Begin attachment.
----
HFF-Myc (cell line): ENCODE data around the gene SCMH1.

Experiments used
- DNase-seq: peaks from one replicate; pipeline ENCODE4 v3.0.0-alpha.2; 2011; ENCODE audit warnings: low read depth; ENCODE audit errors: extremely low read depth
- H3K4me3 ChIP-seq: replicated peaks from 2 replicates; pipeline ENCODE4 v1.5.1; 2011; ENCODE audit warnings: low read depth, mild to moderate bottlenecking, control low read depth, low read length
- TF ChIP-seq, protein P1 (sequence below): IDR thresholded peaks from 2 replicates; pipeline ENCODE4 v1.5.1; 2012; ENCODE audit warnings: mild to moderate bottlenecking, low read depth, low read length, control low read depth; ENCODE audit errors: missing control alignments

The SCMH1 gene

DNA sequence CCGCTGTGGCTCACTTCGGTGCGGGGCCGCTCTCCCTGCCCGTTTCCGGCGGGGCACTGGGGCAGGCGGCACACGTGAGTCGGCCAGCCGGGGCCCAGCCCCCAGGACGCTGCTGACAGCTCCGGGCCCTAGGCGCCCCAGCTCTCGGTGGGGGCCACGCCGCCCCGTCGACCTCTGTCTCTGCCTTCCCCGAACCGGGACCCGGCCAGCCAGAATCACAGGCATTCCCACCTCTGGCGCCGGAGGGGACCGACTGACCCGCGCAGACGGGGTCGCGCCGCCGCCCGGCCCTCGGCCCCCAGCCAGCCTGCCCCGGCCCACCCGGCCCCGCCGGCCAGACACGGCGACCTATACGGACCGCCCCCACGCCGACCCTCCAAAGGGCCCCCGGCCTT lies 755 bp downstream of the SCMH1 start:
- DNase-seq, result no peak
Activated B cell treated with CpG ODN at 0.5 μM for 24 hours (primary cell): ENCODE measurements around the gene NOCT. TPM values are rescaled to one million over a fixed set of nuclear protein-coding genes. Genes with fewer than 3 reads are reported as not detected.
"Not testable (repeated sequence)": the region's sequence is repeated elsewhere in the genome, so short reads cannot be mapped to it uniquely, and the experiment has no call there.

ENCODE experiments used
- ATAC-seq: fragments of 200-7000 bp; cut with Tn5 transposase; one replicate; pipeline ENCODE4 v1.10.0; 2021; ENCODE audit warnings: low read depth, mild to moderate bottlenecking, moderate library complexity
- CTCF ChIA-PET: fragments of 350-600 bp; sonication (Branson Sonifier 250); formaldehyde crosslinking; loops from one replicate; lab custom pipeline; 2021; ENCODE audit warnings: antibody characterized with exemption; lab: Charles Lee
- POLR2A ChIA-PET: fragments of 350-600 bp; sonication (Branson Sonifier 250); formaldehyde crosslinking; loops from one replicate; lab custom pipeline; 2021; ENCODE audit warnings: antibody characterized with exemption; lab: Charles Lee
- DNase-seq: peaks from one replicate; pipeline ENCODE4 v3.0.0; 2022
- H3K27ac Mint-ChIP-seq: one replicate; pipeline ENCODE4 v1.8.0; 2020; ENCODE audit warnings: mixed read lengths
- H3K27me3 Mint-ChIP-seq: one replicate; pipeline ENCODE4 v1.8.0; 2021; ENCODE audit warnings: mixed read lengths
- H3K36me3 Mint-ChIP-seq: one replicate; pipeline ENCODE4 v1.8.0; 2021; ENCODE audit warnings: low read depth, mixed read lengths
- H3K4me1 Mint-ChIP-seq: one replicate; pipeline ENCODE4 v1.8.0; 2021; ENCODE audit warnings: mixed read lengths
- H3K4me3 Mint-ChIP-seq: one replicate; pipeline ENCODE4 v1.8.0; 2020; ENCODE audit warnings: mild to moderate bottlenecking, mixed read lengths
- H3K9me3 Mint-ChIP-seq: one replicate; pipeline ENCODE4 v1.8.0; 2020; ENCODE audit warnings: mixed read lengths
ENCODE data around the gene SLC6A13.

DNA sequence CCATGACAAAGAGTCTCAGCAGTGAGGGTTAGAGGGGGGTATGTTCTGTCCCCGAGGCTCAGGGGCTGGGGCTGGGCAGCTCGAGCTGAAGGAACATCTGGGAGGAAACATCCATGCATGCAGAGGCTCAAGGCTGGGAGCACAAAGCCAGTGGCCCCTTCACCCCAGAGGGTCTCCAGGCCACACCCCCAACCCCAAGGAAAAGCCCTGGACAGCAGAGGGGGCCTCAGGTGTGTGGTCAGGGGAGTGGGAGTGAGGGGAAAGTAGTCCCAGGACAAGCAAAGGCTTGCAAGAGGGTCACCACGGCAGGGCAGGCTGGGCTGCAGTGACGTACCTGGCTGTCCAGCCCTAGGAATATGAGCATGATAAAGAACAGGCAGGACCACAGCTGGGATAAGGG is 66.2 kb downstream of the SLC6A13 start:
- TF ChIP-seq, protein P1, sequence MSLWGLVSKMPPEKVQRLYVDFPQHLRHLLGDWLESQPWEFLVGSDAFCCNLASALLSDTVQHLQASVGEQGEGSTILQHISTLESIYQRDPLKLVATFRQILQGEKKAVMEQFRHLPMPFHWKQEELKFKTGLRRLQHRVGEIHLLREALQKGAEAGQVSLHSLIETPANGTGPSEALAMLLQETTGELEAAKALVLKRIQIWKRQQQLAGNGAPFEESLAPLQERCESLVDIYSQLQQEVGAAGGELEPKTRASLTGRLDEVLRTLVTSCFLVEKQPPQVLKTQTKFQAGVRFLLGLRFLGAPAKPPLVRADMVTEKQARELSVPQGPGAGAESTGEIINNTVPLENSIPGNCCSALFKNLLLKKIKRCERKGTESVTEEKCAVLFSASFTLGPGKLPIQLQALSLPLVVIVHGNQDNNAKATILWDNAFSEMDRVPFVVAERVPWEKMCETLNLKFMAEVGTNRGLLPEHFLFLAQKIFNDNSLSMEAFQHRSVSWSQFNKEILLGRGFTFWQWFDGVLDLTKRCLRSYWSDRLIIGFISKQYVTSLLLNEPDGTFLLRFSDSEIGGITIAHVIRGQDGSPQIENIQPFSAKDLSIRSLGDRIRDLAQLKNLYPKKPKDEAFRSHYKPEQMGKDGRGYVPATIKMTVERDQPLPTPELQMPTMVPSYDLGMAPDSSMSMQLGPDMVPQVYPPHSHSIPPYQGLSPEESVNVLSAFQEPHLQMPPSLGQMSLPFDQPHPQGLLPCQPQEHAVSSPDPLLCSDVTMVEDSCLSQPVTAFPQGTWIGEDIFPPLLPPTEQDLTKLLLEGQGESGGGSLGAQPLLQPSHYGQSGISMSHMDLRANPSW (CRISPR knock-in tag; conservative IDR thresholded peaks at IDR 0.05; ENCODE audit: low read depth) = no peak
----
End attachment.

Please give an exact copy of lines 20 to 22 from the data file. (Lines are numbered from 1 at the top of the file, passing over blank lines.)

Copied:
- H3K4me3 Mint-ChIP-seq: one replicate; pipeline ENCODE4 v1.8.0; 2020; ENCODE audit warnings: mild to moderate bottlenecking, mixed read lengths
- H3K9me3 Mint-ChIP-seq: one replicate; pipeline ENCODE4 v1.8.0; 2020; ENCODE audit warnings: mixed read lengths
ENCODE data around the gene SLC6A13.